eMJA: In This Issue, 3 February 2003

Med J Aust 2003; 178 (3): 98. || doi: 10.5694/j.1326-5377.2003.tb05090.x
Published online: 3 February 2003

Exchanges on the block

According to the Australasian College of Emergency Medicine, up to eight hours is a reasonable time for a person to spend in the emergency department before gaining access to a non-ED hospital bed. Waits longer than these constitute “access block”. Complying with this standard is becoming increasingly difficult for Australian hospitals as they juggle decreased bed numbers, workforce issues, social and political changes and funding shortfalls, say Cameron and Campbell (page 99). This issue of the Journal features short reports from all around Australia on the problem of access block and how the various hospitals featured are dealing with it (page 103). While individual efforts are often impressive, systemic solutions seem imperative.

Elderly Australians and absolute risk

We now realise that prescribing medication to treat isolated cardiovascular risk factors can be a waste of resources. People who will benefit from such treatments are those at high absolute risk of a cardiovascular event, once all their relevant characteristics have been factored in. In Australia, the equation we use to estimate such risk relies on data from the Framingham study. Are data from a US study that commenced more than 50 years ago applicable to Australians in 2002? Simons et al (page 113) present their evaluation of its utility in an elderly Australian population. Meanwhile, Tonkin et al (page 101) explain why estimating absolute risk, tailored to local conditions, is important.

Clues to a killer

We know that early antibiotic treatment is crucial to surviving meningococcaemia. Yet with all the will in the world people still die of this disease. Yung and McDonald bring several decades of clinical and teaching experience to the topic, and share some tips for early diagnosis on page 134.

Whatever happened to baby Jane?

“Munchausen by proxy syndrome” is a particularly disturbing form of child abuse in which the medical profession is unknowingly complicit. On page 130 Jureidini and colleagues ask some unsettling questions about how and why the treating doctors become part of the problem. In response, Moran (page 133) provides practical advice on treating children with unresolved clinical problems.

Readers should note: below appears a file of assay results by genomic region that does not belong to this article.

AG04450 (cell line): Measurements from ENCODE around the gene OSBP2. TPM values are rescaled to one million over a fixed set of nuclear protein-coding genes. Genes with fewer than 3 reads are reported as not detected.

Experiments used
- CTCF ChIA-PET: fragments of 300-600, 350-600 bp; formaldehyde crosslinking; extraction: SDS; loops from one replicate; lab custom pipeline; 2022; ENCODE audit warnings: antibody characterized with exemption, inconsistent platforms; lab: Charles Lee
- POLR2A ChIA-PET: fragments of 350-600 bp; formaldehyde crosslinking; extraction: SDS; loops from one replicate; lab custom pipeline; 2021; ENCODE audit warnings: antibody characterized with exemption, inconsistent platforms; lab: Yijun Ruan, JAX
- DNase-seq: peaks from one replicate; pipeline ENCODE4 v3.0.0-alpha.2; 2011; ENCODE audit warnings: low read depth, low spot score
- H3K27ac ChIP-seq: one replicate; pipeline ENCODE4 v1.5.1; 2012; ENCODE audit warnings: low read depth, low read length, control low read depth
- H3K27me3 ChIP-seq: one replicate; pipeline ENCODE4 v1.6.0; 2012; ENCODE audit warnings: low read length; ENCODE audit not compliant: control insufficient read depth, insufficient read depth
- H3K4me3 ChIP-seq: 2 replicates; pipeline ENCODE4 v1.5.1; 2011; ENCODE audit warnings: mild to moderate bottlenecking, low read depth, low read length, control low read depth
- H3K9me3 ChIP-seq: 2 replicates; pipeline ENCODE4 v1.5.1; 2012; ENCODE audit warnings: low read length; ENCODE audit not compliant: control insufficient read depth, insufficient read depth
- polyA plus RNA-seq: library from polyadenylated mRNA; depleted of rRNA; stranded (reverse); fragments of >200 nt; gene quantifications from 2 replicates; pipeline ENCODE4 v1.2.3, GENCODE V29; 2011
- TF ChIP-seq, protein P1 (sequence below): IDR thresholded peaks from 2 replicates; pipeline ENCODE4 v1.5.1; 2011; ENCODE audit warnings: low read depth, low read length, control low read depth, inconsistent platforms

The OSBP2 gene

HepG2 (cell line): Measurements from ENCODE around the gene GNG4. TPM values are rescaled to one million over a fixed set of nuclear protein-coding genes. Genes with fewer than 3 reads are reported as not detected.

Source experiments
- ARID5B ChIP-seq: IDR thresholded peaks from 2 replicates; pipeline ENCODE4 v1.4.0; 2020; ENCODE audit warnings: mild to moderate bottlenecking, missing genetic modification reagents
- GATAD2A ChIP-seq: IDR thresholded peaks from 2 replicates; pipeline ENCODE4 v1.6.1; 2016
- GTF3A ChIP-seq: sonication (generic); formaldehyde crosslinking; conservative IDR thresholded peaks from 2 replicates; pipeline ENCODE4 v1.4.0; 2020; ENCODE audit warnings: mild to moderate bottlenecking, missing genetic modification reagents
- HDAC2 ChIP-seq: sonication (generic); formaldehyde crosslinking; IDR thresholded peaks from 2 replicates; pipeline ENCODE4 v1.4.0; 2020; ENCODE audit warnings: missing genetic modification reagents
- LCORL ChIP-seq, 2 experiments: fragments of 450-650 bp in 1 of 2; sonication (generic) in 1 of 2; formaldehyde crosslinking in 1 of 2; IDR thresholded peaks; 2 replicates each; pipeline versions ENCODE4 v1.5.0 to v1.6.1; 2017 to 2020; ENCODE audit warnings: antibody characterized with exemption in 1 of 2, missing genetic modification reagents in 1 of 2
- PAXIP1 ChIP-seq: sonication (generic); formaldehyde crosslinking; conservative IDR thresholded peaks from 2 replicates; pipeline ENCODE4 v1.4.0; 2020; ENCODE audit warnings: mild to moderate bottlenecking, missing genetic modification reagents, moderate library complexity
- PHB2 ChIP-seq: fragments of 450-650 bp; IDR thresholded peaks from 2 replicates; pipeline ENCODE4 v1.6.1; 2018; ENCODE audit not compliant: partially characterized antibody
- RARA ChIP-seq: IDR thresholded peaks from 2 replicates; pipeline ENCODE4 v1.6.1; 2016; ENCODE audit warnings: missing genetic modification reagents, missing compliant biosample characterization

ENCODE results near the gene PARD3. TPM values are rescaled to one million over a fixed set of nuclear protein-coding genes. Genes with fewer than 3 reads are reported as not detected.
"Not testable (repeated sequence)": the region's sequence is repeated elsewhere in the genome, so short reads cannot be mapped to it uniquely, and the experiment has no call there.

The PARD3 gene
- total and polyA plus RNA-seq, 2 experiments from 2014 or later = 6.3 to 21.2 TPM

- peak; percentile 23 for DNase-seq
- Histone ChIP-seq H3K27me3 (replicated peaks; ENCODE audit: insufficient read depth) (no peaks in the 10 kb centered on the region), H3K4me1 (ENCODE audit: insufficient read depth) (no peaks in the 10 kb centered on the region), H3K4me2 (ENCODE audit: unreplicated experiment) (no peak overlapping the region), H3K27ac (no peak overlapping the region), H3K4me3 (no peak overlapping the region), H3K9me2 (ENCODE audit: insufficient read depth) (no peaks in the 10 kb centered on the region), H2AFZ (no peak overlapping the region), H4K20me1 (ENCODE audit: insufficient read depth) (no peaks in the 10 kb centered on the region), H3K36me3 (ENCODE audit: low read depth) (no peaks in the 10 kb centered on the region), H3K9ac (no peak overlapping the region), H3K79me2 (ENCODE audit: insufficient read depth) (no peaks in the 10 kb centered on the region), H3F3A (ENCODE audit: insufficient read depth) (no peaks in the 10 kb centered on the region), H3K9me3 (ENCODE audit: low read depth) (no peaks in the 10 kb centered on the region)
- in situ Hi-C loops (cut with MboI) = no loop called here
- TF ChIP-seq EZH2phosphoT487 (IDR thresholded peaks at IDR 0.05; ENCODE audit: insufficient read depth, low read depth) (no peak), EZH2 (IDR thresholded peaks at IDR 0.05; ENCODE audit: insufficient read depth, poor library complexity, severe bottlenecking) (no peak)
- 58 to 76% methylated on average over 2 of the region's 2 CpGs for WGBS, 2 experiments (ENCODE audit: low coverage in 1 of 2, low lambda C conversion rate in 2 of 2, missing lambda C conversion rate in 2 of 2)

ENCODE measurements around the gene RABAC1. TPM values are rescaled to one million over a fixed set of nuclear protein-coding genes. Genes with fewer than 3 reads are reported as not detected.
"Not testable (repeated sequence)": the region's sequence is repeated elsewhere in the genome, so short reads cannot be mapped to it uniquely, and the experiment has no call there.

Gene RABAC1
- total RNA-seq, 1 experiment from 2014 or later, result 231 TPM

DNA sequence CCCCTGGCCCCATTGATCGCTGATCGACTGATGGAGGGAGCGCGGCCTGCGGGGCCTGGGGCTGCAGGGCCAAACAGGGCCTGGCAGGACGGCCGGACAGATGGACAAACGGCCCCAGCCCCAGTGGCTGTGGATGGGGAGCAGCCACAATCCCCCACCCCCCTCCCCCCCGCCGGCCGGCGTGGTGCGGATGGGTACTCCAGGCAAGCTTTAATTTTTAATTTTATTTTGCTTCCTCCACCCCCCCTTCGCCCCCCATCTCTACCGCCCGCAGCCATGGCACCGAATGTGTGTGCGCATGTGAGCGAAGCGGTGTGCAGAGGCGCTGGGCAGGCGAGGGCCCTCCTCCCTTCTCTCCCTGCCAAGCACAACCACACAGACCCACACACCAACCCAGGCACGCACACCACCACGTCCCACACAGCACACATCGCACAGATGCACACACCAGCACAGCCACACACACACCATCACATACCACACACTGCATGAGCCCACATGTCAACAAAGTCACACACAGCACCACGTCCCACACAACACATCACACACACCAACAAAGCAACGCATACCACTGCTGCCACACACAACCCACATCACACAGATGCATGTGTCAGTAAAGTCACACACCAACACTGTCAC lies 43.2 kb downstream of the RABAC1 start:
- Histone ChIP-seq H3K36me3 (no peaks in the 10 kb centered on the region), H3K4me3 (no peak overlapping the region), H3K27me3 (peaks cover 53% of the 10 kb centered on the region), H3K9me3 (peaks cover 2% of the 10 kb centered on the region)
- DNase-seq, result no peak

Frozen assets

In Australia and New Zealand, in 2000, there were more than 70 000 stored frozen embryos. Kovacs et al have examined the fate of embryos relinquished in Victoria, where embryos must be disposed of or donated to adopting couples after five years, and present their results on page 127.

Trail of blood

A study published in the Journal in 2001 revealed that about a third of red blood cell transfusions in Sydney hospitals were inappropriate. One difficulty with the study was the lack of a widely accepted “gold standard”. Clinical practice guidelines now exist, and the same researchers (Schofield et al, page 117) have used them to judge the appropriateness of platelet, fresh frozen plasma and cryoprecipitate transfusion in NSW public hospitals. Stand by for the “post-guideline” re-evaluation

Costs in the country

More than 70% of general practice consultations are still bulk-billed, but this figure is dropping steadily. On page 122, Young and Dobson present results obtained from linking data from the Australian Longitudinal Study on Women’s Health with Medicare and Department of Veterans’ Affairs records of general practice consultations. The study examines out-of-pocket costs for women at different ages, in rural and urban locations, revealing yet another premium placed on rural living.

Read it and weep

Recently the editor of the Lancet did a small study in which he traced the published correspondence relating to three clinical trials. He found that the authors of the original research articles often did not answer all the critical comments in their replies to post-publication letters to the editor. More worryingly, valid criticisms were ignored when the trials were subsequently cited in clinical practice guidelines. At the MJA we take our post-publication correspondence very seriously. Turn to this issue’s Letters section for some important “postscripts” to several of last year’s articles.

Another time ... another place...

...emergency departments in Australia have undergone fundamental changes. They are no longer simply triage areas.

MJA 1989; 150: 546-548



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